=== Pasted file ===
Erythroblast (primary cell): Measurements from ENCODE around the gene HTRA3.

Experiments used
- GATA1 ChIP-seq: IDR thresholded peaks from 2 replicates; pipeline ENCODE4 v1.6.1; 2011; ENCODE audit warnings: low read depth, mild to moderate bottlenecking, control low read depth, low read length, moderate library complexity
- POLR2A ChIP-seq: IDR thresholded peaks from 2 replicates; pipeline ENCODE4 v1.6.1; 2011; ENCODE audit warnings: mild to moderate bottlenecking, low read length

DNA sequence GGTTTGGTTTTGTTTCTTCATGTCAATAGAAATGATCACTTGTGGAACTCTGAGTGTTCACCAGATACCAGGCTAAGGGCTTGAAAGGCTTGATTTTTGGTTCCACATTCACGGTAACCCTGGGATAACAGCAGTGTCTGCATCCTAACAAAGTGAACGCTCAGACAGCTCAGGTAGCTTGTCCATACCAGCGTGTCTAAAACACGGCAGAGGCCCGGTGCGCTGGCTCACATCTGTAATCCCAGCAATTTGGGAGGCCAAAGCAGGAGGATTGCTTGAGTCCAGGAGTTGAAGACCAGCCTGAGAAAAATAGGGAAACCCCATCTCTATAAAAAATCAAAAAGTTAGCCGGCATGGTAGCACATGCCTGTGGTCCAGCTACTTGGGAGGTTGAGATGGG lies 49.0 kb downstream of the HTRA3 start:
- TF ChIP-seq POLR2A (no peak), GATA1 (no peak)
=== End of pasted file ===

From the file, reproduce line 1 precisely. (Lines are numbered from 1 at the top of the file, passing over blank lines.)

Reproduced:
Erythroblast (primary cell): Measurements from ENCODE around the gene HTRA3.